Improper pump selection and maintenance can lead to corrosion and pump failure from harsh chemicals and repeated use. Other issues like inconsistent flow or inadequate PSI to dispense recommended application rates by the manufacturer can also occur. To ensure optimal performance from your chemical-resistant pump system, follow these guidelines.

Proper Pump Material Selection

The materials used to construct a pump are what determine chemical compatibility. 

RELATED: Selection Guide to High-Pressure Pump Body Materials

Corrosion, specifically, is only an issue that occurs with metal parts. Aluminum and stainless steel are typically the most reliable for use in commercial pump sprayers. For aluminum components, it’s important to ensure they’re protected by a layer of aluminum oxide which results from the anodizing process. Stainless steel is inherently corrosion-resistant unless exposed to chlorides or acids. 

As for the plungers, the most likely material will be ceramic due to its inherent chemical compatibility and durability, although stainless steel may also be a consideration. Again, consult the chemical manufacturer and work closely with the pump manufacturer to be sure.

Despite being one of the smallest and least expensive components of a pump, the o-rings and seals are possibly the most vulnerable to chemicals. 

When a plastic or elastomer and a chemical aren’t compatible, the compound will essentially attack it and cause the structure to break down, making it more likely to crack or rupture. Some chemicals can actually absorb into the material and cause the part to become soft or brittle, fluctuate in weight, and even change in dimension. Any of these issues can lead to lost pressure, poor flow rates and, ultimately, pump failure.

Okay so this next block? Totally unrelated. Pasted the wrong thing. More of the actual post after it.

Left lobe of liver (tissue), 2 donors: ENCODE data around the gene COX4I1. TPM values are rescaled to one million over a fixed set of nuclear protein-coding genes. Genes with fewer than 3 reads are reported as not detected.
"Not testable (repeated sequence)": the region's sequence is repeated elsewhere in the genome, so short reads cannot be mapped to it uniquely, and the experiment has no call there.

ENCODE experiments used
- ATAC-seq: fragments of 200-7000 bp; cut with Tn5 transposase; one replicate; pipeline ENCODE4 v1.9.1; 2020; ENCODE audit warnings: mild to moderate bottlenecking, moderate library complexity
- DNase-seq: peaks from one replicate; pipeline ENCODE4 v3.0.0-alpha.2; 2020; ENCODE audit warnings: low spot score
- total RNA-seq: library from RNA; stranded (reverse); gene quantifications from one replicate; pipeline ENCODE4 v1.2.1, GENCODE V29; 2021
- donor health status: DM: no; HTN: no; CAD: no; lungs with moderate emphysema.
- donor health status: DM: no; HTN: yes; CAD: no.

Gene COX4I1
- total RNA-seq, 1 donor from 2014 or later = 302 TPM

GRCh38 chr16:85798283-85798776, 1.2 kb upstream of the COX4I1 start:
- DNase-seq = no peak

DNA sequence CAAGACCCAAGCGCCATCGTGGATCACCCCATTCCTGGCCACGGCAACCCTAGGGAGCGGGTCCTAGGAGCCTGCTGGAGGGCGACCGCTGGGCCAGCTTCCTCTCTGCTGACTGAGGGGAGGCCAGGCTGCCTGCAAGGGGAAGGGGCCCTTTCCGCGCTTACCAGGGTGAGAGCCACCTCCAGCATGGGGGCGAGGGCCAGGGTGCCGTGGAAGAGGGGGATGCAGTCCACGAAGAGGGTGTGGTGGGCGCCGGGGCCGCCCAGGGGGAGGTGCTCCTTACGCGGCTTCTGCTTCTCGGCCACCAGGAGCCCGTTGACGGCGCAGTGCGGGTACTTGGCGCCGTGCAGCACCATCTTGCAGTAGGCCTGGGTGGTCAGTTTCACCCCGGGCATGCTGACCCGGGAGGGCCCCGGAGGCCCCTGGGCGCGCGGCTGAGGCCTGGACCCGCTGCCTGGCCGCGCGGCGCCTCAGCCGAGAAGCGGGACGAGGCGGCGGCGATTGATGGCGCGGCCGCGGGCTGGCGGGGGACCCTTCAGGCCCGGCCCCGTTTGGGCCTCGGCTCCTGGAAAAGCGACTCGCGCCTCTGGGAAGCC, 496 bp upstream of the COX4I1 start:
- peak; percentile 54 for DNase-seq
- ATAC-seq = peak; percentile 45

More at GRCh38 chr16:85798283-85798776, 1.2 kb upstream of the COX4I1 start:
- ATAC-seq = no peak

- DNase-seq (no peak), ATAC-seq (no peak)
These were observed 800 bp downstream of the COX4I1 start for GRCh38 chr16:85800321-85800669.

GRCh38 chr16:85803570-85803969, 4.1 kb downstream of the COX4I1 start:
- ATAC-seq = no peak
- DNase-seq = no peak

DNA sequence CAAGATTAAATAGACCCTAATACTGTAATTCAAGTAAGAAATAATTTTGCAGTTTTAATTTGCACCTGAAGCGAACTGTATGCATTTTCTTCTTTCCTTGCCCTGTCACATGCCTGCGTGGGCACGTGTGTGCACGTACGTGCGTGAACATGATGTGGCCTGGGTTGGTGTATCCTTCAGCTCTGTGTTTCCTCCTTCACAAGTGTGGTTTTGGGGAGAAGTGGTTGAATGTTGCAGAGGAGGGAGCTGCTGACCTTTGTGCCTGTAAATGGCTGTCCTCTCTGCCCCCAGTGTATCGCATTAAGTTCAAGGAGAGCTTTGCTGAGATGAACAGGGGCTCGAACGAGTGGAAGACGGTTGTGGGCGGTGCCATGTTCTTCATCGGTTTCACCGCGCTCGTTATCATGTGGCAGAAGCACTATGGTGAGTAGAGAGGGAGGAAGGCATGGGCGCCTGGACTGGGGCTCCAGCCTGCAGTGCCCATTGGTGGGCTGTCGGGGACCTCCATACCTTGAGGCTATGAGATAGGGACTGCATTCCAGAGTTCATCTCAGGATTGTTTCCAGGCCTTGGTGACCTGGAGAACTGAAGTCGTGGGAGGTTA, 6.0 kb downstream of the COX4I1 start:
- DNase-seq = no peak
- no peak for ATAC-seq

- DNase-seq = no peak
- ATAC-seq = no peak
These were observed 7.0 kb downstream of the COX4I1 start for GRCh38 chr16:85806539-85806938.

RELATED ARTICLE: Buna vs. Viton Elastomers and O-Rings

In a best-case scenario, you’ll find a manufacturer like Pumptec that can configure their pumps with a combination of materials and components specifically designed to withstand the harsh chemicals you specify.

Proper Pump Maintenance

Let’s not forget the importance of proper maintenance: 

  • After dispensing liquids, any pump should be flushed with clean water until the unit runs clear. Chemicals left inside the pump can corrode and damage internal parts resulting in rapid wear. Some chemical manufacturers recommend the use of a neutralizer in addition to flushing out the system with water. If the tank is stored empty, be sure to rinse it again prior to use to remove any residue.
  • Check filters to ensure they’re properly installed, are compatible for the fluids being used, and aren’t plugged, and make sure the hoses you use are right-sized for the unit. 
  • Inspect the spray nozzle for damage or corrosion. These conditions not only restrict fluid flow, they can potentially cause cavitation damage. Remember to also clean the outside of the pump sprayer to remove any exterior chemical residue on the tank, nozzles, spray wand, and other components.

Pumptec plunger pumps provide even, consistent flow and can withstand higher PSI ratings than other types of pumps. When the reliable performance of a plunger pump is combined with the right materials and proper maintenance, you can expect your spray equipment to last for years, not weeks or months.

Access our helpful pump material selection guide below to provide further insights on durability, chemical compatibility, maximum PSI ratings, industry applications, and more. 

Then, see how a custom pump solution that’s made with materials and engineering specifically designed for your application can save you time, frustration, and money. More importantly, it can help you ensure the safety of those around you. Contact a pump expert today.

New call-to-action

You might also like...